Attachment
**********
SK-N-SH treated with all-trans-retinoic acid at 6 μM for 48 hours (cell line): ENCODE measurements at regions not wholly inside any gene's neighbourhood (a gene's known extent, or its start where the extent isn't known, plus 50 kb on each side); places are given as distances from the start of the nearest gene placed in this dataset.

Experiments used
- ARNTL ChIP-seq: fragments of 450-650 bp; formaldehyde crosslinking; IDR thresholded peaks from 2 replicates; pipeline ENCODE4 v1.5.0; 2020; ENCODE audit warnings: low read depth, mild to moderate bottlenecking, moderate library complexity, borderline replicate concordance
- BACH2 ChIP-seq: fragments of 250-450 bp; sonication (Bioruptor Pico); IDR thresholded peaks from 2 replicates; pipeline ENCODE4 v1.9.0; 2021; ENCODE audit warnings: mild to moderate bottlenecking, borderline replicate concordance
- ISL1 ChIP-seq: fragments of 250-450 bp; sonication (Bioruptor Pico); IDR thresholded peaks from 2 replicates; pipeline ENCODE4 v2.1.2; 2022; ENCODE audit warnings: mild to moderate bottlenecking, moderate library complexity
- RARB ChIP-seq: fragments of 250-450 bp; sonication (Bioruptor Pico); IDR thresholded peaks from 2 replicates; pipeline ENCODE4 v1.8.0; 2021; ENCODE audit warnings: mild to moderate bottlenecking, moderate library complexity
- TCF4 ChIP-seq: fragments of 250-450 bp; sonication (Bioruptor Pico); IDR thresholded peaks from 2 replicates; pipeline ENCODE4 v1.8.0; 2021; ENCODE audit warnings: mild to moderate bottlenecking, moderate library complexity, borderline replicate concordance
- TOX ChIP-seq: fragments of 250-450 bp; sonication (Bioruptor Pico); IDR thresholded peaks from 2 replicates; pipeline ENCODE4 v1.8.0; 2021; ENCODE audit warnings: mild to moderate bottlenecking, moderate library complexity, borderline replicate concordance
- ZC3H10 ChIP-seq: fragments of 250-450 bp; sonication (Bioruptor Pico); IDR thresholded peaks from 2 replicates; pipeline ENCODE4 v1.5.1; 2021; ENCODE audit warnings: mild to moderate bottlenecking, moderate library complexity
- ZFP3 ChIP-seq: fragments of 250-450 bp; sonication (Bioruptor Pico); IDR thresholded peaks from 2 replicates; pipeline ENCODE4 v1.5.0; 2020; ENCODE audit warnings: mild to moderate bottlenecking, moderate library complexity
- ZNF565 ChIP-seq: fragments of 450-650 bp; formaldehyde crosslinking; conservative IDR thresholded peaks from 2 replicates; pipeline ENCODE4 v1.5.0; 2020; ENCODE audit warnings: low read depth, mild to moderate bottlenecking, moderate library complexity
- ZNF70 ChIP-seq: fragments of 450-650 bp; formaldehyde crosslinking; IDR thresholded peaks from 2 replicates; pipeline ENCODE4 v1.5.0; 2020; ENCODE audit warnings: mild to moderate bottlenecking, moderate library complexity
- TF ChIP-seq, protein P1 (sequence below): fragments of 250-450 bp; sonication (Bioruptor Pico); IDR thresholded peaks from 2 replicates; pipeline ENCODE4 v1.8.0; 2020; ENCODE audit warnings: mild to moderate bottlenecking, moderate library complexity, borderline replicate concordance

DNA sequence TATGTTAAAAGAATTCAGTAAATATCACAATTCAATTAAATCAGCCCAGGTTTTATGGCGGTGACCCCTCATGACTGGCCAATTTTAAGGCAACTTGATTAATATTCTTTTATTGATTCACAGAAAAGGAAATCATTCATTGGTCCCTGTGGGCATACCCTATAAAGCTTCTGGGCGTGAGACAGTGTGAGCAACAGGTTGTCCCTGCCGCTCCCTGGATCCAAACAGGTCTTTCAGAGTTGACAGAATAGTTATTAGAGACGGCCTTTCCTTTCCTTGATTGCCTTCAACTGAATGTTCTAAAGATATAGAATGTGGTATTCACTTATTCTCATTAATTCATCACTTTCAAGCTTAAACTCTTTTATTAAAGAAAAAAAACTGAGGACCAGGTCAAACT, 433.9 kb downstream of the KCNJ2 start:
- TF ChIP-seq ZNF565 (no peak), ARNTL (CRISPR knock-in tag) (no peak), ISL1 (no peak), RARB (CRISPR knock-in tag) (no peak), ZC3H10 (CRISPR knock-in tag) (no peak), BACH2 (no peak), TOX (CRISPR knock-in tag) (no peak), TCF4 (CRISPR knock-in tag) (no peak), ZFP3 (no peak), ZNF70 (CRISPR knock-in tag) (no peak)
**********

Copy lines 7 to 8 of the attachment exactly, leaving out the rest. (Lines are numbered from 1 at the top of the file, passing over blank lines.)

- TCF4 ChIP-seq: fragments of 250-450 bp; sonication (Bioruptor Pico); IDR thresholded peaks from 2 replicates; pipeline ENCODE4 v1.8.0; 2021; ENCODE audit warnings: mild to moderate bottlenecking, moderate library complexity, borderline replicate concordance
- TOX ChIP-seq: fragments of 250-450 bp; sonication (Bioruptor Pico); IDR thresholded peaks from 2 replicates; pipeline ENCODE4 v1.8.0; 2021; ENCODE audit warnings: mild to moderate bottlenecking, moderate library complexity, borderline replicate concordance